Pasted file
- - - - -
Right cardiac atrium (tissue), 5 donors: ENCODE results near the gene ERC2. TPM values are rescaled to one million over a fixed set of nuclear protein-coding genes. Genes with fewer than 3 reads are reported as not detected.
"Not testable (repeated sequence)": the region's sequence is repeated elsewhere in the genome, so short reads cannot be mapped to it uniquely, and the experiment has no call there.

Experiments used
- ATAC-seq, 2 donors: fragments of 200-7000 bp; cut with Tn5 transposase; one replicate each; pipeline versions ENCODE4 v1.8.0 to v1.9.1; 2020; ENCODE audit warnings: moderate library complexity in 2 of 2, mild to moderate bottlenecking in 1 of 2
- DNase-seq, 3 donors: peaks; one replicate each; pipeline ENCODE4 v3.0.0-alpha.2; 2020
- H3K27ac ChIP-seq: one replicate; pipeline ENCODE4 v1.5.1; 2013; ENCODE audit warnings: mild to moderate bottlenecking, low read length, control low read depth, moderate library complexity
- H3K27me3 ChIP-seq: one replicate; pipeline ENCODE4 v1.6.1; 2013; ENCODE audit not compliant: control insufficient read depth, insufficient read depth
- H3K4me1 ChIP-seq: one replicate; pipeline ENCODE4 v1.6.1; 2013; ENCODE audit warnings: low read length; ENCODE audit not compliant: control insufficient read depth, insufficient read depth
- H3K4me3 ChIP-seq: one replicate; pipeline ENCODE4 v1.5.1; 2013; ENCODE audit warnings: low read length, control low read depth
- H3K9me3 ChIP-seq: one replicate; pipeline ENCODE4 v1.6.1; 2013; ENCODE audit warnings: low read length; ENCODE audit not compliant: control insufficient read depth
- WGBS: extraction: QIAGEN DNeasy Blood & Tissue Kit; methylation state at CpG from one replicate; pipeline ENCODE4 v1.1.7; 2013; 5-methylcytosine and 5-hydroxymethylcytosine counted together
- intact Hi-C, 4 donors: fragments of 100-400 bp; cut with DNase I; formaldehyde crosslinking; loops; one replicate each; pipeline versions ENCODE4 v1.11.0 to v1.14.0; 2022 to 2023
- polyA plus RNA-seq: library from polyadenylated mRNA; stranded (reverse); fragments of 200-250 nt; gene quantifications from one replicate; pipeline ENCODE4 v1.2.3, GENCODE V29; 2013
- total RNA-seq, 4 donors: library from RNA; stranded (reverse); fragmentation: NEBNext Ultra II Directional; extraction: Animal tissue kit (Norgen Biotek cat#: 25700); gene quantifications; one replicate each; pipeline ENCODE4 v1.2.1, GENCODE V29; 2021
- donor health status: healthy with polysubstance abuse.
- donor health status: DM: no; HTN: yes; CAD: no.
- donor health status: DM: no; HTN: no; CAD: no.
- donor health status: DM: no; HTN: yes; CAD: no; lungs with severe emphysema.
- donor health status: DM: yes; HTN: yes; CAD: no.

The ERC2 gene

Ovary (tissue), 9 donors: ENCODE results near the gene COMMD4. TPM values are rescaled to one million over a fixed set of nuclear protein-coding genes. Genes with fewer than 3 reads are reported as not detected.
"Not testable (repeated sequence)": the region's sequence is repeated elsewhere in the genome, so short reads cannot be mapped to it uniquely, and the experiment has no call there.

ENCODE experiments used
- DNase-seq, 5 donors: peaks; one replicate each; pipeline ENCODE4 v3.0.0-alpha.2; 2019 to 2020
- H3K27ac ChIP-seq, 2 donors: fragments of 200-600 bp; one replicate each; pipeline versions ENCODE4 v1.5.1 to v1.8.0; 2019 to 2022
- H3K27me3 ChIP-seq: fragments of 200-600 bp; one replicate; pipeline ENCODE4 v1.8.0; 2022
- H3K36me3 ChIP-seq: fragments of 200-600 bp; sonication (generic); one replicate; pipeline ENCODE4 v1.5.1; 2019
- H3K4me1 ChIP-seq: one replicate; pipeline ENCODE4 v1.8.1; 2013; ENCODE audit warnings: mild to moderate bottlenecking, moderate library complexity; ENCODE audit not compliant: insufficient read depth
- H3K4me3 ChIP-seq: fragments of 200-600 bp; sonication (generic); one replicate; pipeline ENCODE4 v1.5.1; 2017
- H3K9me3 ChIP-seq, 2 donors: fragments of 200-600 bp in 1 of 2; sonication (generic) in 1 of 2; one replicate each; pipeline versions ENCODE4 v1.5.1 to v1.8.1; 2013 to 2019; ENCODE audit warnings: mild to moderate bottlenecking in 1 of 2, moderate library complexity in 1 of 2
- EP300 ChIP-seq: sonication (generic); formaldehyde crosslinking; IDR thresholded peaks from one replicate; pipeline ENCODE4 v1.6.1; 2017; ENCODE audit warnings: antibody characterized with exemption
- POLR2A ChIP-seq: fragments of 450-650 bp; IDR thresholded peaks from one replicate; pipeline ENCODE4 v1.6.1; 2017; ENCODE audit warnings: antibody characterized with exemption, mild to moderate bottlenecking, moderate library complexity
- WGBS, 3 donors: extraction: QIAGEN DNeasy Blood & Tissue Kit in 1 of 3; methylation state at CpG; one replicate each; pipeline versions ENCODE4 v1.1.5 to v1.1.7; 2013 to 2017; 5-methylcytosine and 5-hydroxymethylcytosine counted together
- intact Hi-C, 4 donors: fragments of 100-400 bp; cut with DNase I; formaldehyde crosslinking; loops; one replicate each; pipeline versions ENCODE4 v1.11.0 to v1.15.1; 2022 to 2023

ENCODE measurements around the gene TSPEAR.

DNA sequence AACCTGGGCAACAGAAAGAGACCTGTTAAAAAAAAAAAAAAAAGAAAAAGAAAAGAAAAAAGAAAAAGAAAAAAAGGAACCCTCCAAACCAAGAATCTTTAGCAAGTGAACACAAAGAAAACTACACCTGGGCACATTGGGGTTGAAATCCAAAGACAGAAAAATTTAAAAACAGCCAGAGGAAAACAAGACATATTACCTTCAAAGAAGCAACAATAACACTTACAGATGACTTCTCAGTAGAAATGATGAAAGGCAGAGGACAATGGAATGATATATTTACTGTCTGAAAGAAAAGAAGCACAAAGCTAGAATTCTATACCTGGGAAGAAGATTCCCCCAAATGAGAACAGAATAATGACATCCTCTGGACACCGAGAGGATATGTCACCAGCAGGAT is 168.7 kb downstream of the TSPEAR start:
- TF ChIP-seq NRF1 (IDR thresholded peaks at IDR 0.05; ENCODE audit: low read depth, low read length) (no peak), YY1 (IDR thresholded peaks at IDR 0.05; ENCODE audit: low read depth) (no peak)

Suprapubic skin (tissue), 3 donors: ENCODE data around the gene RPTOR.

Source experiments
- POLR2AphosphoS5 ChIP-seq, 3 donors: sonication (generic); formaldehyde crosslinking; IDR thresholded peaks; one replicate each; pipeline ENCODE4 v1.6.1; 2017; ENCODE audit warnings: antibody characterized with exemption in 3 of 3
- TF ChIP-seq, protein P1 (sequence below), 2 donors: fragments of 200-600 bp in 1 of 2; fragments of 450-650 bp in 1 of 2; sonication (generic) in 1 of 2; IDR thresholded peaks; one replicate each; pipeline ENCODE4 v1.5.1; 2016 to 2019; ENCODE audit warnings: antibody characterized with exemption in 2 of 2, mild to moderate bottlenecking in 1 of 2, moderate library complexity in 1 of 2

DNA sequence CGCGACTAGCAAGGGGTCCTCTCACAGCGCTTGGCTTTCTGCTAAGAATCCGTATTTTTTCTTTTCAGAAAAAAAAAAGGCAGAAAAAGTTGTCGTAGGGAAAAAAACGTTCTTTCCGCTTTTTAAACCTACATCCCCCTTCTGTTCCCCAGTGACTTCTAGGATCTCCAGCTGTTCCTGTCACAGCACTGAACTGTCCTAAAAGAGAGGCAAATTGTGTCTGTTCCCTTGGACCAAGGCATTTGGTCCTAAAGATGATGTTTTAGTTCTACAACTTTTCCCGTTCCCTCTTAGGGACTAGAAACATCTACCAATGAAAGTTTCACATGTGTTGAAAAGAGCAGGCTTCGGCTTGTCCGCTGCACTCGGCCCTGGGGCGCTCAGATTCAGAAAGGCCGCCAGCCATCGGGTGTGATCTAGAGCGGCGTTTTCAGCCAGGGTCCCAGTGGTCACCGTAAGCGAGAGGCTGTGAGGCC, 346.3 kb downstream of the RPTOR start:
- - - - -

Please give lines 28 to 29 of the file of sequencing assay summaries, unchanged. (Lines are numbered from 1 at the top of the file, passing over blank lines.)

- H3K4me1 ChIP-seq: one replicate; pipeline ENCODE4 v1.8.1; 2013; ENCODE audit warnings: mild to moderate bottlenecking, moderate library complexity; ENCODE audit not compliant: insufficient read depth
- H3K4me3 ChIP-seq: fragments of 200-600 bp; sonication (generic); one replicate; pipeline ENCODE4 v1.5.1; 2017